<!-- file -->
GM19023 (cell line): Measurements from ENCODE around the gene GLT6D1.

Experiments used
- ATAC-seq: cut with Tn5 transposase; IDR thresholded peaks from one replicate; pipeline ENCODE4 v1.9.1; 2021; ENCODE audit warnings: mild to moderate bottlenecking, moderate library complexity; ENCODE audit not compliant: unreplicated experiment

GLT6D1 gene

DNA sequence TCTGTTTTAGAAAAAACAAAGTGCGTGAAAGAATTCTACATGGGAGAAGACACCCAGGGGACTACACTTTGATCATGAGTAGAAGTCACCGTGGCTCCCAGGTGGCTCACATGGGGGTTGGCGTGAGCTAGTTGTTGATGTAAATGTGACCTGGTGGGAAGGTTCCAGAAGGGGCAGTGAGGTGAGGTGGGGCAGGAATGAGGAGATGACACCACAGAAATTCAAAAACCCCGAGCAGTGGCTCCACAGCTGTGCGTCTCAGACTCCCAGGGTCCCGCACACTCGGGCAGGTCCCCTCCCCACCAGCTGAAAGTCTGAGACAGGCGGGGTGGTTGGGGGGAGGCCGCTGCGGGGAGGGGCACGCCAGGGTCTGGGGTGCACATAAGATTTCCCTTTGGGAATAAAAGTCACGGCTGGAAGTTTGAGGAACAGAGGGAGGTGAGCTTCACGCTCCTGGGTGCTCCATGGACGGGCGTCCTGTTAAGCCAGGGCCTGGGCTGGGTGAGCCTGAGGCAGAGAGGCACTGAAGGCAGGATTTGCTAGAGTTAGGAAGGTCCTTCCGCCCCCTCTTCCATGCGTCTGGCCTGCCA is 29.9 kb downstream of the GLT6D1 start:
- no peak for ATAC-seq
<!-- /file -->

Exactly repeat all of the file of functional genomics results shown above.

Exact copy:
GM19023 (cell line): Measurements from ENCODE around the gene GLT6D1.

Experiments used
- ATAC-seq: cut with Tn5 transposase; IDR thresholded peaks from one replicate; pipeline ENCODE4 v1.9.1; 2021; ENCODE audit warnings: mild to moderate bottlenecking, moderate library complexity; ENCODE audit not compliant: unreplicated experiment

GLT6D1 gene

DNA sequence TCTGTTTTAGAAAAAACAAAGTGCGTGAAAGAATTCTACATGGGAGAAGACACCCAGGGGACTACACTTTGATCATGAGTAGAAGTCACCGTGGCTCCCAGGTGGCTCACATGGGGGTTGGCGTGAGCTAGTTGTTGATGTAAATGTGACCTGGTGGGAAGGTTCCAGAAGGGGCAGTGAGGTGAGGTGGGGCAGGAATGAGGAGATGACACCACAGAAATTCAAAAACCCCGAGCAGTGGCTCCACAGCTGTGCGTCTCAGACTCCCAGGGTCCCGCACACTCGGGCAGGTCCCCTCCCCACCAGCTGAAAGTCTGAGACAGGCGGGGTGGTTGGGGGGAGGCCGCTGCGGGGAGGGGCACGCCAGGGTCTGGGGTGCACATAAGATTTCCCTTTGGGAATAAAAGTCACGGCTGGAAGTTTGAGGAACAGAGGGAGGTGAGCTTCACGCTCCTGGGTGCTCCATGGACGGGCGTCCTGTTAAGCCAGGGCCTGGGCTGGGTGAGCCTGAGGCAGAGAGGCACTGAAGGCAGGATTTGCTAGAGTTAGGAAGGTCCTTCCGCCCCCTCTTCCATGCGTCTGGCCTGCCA is 29.9 kb downstream of the GLT6D1 start:
- no peak for ATAC-seq